However, it's time to look again, because this is the 307 SW, a significantly different car from the 307 estate, although both will arrive in showrooms at about the same time at the start of May.
Both cars will also share a wheelbase 100mm longer than the standard 307 hatchback, plus an extra 120mm rear overhang, and they look similar from the outside. The main difference between the two comes down to the flexibility of the interior and seating arrangements.
When the estate goes on sale, it will have a fixed split-folding rear bench, its specification will reflect the 307 hatchback range and it will cost £500 more than the equivalent hatchback.
However, the 307 SW is aimed at buyers of compact MPVs such as the Renault Scenic and Citroen Xsara Picasso, and with the option of specifying up to seven seats Peugeot also sees the 307 SW as a genuine rival for seven-seaters like the Honda Stream and Vauxhall Zafira.
Unlike the forthcoming 307 estate, the 307 SW is aimed more upmarket and is badged S and SE (like the 607) and is not available with the 1.4-litre petrol and diesel engines offered in the hatchback and estate.
Entry-level SWs come with eight airbags, ABS with emergency brake assistance and electronic brake force distribution, remote central locking, adjustable steering wheel, air conditioning, panoramic glass roof with electric blind, aircraft-style tables in the front-seat backs, and an air conditioned glove box.
Peugeot believes that the SW and estate models will make up a third of 307 sales by the end of 2003, although it is cautious about making predictions on the split between the two.
The company feels fleets will generally prefer the estate, although the SW could be a tempting option for a user-chooser.
So far, the fleet/retail split for the 307 hatchback has been 51/49, while 40% of total UK sales have been diesels.
For the year-to-date, the 307 has a 1.88% share of the UK car market, and with the two new variants Peugeot believes it could reach 3% by the end of 2003. Also in the pipeline is the 307 Coupe Cabriolet with an electrically operated hard roof, which is expected to make its first appearance at this year's Paris Motor Show.
And next year the whole range will benefit from the next generation of HDi diesels which will meet Euro IV emissions standards and remove the 3% supplement in company car tax.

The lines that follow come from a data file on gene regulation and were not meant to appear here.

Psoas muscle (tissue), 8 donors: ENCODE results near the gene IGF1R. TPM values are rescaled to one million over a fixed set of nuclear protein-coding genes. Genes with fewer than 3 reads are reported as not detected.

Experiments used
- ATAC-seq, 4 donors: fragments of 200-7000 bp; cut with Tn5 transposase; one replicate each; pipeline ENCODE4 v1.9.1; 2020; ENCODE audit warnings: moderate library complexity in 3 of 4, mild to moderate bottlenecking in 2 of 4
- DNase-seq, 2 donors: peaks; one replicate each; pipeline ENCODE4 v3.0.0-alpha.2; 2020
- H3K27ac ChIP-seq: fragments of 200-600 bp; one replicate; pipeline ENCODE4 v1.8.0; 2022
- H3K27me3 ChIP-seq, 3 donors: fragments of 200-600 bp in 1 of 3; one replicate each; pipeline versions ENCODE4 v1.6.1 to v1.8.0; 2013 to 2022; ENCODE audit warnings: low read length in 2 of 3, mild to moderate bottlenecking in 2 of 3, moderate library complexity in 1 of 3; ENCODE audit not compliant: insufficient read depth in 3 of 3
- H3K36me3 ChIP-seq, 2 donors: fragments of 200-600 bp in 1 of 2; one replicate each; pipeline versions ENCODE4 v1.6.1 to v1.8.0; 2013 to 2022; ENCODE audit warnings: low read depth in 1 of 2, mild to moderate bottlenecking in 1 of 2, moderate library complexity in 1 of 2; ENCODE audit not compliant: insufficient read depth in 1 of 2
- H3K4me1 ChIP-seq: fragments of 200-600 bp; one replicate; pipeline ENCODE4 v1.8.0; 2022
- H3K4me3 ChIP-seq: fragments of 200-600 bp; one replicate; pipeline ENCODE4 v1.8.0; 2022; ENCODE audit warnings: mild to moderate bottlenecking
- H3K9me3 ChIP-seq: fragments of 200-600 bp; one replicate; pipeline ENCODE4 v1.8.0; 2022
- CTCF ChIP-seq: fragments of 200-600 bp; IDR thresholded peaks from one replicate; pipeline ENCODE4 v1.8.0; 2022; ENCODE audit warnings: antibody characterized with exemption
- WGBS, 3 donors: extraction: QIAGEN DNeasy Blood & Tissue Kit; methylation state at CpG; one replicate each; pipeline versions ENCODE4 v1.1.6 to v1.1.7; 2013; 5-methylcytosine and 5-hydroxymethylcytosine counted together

Behind the wheel
DISAPPOINTED by the unusual exterior design of the 307 hatchback, I was much happier with the appearance of the SW, which seems to benefit from the longer wheelbase and roofline.
The estate versions will have a very similar profile to the SW, with the more upmarket model (the SW) distinguished by metallic roof rails and the same 'satin chrome' effect door handles.
The interior trims are based on the 307 hatch, which means the slush-moulded dashboards and door trims are colour co-ordinated with the seating fabrics. It lifts the interior of the car and makes the driving environment much more pleasant, and is further boosted by the standard-fit glass roof.
The SW is only available with four engine variants - 1.6 and 2.0-litre petrol engines and the 90bhp and 110bhp 2.0HDi units.
My first encounter with the 307 SW was in the 110bhp 2.0HDi, an engine familiar to thousands of fleet managers. It is still up to the task, providing strong, yet frugal performance, resulting in a combined fuel consumption figure of 52.3mpg. But it is still noisy at lower speeds, only settling down when it gets out on the open road.
Overtaking is lacking in drama, and is made effortless by the ample low-down torque.
The car's ride is firm, though not as comfortable as we have come to expect from medium-sized Peugeots, but the suspension has been changed to compensate for any heavy loads the SW might be required to carry.
On wet French roads between Paris and the Champagne region, grip was highly dependent on the quality of the road surface, and it seems the boffins have engineered 'fun' driving characteristics into the chassis.
The rear can be easily provoked into stepping out when lifting off the throttle mid-bend, requiring some 'opposite lockery' to correct.
A spell in the 2.0-litre petrol found it to be a smooth performer with keen performance around the 4,000rpm mark, although the likely fleet favourites will be the diesels.
The 307 SW turns in the most car-like driving performance of any compact MPV and is well priced.
The fleet appeal of Peugeot's HDi engines is still strong, and the SW means Peugeot at long last has a major presence in the fast-growing compact MPV sector.